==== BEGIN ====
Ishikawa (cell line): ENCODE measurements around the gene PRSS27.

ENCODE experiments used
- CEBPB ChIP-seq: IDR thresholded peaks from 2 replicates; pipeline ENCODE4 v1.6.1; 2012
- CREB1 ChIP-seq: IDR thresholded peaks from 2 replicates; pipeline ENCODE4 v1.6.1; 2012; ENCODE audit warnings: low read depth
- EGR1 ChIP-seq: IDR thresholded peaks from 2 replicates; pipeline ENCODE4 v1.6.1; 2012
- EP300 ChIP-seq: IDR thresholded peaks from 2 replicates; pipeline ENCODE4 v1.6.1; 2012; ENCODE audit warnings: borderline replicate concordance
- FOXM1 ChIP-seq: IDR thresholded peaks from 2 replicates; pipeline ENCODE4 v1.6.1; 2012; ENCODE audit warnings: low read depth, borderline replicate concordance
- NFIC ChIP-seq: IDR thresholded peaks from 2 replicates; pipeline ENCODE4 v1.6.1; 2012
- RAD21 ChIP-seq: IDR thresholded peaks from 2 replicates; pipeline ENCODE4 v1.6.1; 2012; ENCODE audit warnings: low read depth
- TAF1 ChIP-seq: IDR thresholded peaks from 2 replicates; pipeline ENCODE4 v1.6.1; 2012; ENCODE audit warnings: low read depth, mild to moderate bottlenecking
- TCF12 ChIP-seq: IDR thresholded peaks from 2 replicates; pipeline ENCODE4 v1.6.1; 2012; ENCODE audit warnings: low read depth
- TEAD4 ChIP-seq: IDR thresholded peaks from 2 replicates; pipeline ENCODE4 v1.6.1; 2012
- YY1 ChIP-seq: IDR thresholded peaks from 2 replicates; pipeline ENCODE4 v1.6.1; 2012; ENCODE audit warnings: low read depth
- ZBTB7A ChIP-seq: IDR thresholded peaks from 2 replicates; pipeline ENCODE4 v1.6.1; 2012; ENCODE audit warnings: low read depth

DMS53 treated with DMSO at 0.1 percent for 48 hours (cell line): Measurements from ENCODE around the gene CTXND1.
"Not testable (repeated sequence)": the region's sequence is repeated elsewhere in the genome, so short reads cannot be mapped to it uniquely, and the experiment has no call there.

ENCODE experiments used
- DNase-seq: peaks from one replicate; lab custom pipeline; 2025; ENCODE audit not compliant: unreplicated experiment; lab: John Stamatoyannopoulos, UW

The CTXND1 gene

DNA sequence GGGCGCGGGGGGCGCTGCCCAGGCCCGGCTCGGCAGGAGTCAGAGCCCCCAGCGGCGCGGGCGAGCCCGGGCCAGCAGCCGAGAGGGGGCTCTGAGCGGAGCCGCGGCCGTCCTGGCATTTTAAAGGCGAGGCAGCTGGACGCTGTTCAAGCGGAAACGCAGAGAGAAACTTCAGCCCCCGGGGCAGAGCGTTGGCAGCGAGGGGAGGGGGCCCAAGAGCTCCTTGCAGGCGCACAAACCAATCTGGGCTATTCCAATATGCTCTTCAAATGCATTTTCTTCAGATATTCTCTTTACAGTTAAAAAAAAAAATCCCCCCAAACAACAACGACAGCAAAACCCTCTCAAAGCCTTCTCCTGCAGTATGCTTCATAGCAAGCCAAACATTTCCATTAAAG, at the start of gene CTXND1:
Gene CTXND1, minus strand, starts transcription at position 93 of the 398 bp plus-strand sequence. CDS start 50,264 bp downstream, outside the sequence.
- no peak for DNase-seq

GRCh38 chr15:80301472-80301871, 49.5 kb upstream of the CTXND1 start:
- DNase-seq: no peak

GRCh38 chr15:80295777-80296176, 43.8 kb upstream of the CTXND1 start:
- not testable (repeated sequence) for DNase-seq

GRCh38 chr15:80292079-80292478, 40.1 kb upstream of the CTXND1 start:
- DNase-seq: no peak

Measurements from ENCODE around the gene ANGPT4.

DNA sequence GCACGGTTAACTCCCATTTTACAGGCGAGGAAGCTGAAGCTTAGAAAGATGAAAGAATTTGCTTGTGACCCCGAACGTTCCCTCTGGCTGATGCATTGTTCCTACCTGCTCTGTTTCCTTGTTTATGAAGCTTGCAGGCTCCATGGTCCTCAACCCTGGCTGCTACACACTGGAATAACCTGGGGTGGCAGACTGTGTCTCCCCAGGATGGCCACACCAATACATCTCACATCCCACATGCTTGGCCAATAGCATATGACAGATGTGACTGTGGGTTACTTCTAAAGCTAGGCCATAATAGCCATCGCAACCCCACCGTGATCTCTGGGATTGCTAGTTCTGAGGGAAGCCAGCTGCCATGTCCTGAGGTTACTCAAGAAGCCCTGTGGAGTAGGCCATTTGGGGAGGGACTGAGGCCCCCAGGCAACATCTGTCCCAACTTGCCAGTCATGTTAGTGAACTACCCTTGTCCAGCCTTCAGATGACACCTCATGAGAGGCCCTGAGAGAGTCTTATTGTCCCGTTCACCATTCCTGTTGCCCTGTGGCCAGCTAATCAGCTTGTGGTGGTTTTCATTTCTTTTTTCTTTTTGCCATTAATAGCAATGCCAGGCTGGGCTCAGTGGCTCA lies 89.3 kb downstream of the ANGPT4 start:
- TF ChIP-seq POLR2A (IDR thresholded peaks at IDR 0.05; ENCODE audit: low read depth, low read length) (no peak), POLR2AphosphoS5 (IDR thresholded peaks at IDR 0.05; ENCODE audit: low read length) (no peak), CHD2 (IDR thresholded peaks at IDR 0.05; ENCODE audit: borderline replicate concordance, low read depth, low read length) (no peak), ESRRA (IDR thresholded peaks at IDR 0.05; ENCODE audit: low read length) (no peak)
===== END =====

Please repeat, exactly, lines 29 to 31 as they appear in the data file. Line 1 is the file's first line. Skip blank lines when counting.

Measurements from ENCODE around the gene ANGPT4.

DNA sequence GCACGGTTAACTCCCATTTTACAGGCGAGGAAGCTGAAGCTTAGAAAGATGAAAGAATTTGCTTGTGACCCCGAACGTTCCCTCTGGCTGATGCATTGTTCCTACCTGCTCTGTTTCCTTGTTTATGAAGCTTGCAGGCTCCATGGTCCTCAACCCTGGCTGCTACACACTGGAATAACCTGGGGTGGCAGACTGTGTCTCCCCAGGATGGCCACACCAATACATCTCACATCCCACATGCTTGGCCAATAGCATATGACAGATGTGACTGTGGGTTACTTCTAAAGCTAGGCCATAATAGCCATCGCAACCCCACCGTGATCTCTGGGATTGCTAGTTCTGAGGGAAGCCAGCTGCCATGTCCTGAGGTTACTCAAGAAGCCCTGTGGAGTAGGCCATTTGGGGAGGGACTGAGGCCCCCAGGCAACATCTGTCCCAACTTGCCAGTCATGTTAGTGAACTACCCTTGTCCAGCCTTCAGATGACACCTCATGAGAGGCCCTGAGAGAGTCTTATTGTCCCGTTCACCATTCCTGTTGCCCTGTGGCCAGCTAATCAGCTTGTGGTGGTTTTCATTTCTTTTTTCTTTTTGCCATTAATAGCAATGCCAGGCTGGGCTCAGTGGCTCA lies 89.3 kb downstream of the ANGPT4 start:
- TF ChIP-seq POLR2A (IDR thresholded peaks at IDR 0.05; ENCODE audit: low read depth, low read length) (no peak), POLR2AphosphoS5 (IDR thresholded peaks at IDR 0.05; ENCODE audit: low read length) (no peak), CHD2 (IDR thresholded peaks at IDR 0.05; ENCODE audit: borderline replicate concordance, low read depth, low read length) (no peak), ESRRA (IDR thresholded peaks at IDR 0.05; ENCODE audit: low read length) (no peak)